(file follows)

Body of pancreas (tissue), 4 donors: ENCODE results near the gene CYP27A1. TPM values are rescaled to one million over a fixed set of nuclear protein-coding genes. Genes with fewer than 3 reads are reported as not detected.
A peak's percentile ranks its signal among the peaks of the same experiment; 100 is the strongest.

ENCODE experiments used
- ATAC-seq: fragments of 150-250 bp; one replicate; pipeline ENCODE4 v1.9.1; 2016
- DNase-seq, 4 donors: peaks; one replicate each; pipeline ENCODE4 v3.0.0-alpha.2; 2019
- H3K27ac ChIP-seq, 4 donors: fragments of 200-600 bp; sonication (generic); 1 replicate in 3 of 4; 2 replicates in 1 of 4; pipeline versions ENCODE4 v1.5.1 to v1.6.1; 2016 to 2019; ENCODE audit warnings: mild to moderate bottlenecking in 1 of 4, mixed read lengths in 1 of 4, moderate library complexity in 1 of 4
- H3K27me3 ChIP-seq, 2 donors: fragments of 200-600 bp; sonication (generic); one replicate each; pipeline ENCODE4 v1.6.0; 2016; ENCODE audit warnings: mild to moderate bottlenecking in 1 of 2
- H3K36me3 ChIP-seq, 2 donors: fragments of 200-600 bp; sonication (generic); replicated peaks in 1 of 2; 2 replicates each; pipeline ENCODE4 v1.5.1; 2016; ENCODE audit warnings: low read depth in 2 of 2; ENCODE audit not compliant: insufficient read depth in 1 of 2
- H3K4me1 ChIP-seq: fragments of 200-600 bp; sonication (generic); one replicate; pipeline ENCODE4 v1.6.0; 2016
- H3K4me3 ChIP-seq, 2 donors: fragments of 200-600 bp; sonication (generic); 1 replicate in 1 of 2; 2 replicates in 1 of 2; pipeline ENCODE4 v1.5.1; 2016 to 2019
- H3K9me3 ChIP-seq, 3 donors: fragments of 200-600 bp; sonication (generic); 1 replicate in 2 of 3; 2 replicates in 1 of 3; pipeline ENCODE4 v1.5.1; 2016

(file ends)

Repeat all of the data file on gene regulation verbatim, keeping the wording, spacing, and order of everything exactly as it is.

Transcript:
Body of pancreas (tissue), 4 donors: ENCODE results near the gene CYP27A1. TPM values are rescaled to one million over a fixed set of nuclear protein-coding genes. Genes with fewer than 3 reads are reported as not detected.
A peak's percentile ranks its signal among the peaks of the same experiment; 100 is the strongest.

ENCODE experiments used
- ATAC-seq: fragments of 150-250 bp; one replicate; pipeline ENCODE4 v1.9.1; 2016
- DNase-seq, 4 donors: peaks; one replicate each; pipeline ENCODE4 v3.0.0-alpha.2; 2019
- H3K27ac ChIP-seq, 4 donors: fragments of 200-600 bp; sonication (generic); 1 replicate in 3 of 4; 2 replicates in 1 of 4; pipeline versions ENCODE4 v1.5.1 to v1.6.1; 2016 to 2019; ENCODE audit warnings: mild to moderate bottlenecking in 1 of 4, mixed read lengths in 1 of 4, moderate library complexity in 1 of 4
- H3K27me3 ChIP-seq, 2 donors: fragments of 200-600 bp; sonication (generic); one replicate each; pipeline ENCODE4 v1.6.0; 2016; ENCODE audit warnings: mild to moderate bottlenecking in 1 of 2
- H3K36me3 ChIP-seq, 2 donors: fragments of 200-600 bp; sonication (generic); replicated peaks in 1 of 2; 2 replicates each; pipeline ENCODE4 v1.5.1; 2016; ENCODE audit warnings: low read depth in 2 of 2; ENCODE audit not compliant: insufficient read depth in 1 of 2
- H3K4me1 ChIP-seq: fragments of 200-600 bp; sonication (generic); one replicate; pipeline ENCODE4 v1.6.0; 2016
- H3K4me3 ChIP-seq, 2 donors: fragments of 200-600 bp; sonication (generic); 1 replicate in 1 of 2; 2 replicates in 1 of 2; pipeline ENCODE4 v1.5.1; 2016 to 2019
- H3K9me3 ChIP-seq, 3 donors: fragments of 200-600 bp; sonication (generic); 1 replicate in 2 of 3; 2 replicates in 1 of 3; pipeline ENCODE4 v1.5.1; 2016